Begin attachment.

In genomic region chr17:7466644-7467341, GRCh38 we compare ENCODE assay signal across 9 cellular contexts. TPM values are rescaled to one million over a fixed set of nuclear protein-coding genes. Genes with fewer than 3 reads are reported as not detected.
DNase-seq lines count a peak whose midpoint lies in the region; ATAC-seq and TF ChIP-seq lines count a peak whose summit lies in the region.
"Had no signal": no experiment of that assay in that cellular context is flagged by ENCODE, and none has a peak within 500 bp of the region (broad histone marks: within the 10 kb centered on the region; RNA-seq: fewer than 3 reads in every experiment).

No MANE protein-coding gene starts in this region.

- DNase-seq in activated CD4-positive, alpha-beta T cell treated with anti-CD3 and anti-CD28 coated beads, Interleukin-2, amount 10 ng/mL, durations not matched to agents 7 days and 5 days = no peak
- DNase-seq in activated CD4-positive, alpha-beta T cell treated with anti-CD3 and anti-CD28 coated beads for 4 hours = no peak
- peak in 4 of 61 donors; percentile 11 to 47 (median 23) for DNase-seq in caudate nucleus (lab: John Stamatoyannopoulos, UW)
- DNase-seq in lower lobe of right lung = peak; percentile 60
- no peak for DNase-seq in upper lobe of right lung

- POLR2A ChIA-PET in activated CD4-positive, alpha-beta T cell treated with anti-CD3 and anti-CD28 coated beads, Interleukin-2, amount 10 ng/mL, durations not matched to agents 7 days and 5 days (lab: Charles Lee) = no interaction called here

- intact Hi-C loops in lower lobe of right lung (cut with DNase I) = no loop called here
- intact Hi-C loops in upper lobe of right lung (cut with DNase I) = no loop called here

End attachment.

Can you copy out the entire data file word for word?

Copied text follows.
In genomic region chr17:7466644-7467341, GRCh38 we compare ENCODE assay signal across 9 cellular contexts. TPM values are rescaled to one million over a fixed set of nuclear protein-coding genes. Genes with fewer than 3 reads are reported as not detected.
DNase-seq lines count a peak whose midpoint lies in the region; ATAC-seq and TF ChIP-seq lines count a peak whose summit lies in the region.
"Had no signal": no experiment of that assay in that cellular context is flagged by ENCODE, and none has a peak within 500 bp of the region (broad histone marks: within the 10 kb centered on the region; RNA-seq: fewer than 3 reads in every experiment).

No MANE protein-coding gene starts in this region.

- DNase-seq in activated CD4-positive, alpha-beta T cell treated with anti-CD3 and anti-CD28 coated beads, Interleukin-2, amount 10 ng/mL, durations not matched to agents 7 days and 5 days = no peak
- DNase-seq in activated CD4-positive, alpha-beta T cell treated with anti-CD3 and anti-CD28 coated beads for 4 hours = no peak
- peak in 4 of 61 donors; percentile 11 to 47 (median 23) for DNase-seq in caudate nucleus (lab: John Stamatoyannopoulos, UW)
- DNase-seq in lower lobe of right lung = peak; percentile 60
- no peak for DNase-seq in upper lobe of right lung

- POLR2A ChIA-PET in activated CD4-positive, alpha-beta T cell treated with anti-CD3 and anti-CD28 coated beads, Interleukin-2, amount 10 ng/mL, durations not matched to agents 7 days and 5 days (lab: Charles Lee) = no interaction called here

- intact Hi-C loops in lower lobe of right lung (cut with DNase I) = no loop called here
- intact Hi-C loops in upper lobe of right lung (cut with DNase I) = no loop called here